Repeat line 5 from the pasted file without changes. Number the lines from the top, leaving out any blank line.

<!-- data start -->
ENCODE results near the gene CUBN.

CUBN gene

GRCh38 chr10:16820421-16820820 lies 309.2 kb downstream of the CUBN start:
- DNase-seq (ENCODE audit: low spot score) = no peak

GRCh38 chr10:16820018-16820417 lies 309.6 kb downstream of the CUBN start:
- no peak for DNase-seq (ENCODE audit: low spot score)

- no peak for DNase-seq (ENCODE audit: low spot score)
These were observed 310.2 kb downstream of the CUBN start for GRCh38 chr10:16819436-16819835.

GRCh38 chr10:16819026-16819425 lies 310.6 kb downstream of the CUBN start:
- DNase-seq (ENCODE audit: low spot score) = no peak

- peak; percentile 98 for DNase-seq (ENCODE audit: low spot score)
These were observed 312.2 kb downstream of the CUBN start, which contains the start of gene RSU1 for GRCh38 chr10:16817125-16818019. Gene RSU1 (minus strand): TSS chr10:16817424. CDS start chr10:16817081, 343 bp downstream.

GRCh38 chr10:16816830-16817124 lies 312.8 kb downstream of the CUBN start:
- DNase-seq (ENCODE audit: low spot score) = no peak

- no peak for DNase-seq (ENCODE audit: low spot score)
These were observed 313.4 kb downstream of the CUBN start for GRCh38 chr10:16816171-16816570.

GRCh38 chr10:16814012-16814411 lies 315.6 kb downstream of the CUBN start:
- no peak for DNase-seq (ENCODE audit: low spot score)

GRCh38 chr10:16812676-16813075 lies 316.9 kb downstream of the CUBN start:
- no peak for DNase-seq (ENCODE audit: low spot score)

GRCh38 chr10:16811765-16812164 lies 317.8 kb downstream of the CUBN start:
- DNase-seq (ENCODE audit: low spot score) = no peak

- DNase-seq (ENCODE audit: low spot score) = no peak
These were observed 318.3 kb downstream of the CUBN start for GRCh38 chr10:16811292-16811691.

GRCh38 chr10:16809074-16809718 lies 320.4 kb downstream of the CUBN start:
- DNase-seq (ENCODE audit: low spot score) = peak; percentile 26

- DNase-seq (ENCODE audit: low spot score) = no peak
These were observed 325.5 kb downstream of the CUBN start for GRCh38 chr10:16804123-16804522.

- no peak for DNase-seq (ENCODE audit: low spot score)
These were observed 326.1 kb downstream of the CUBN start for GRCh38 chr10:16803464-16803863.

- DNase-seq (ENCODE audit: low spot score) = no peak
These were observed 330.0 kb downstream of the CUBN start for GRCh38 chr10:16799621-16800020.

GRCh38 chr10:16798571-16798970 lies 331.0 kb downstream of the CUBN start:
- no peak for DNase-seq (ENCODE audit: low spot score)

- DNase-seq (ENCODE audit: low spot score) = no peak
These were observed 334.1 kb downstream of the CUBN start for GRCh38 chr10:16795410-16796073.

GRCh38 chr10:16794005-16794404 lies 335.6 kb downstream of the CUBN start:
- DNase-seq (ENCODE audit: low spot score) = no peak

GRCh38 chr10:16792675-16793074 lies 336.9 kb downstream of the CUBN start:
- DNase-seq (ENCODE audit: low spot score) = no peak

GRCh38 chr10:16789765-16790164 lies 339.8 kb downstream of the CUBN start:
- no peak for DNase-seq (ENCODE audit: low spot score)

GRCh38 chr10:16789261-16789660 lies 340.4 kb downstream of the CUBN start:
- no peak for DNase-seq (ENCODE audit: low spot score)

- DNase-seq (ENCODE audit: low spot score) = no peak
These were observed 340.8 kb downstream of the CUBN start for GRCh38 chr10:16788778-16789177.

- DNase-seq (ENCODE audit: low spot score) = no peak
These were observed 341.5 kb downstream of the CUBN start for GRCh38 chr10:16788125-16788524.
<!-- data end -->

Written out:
GRCh38 chr10:16820018-16820417 lies 309.6 kb downstream of the CUBN start: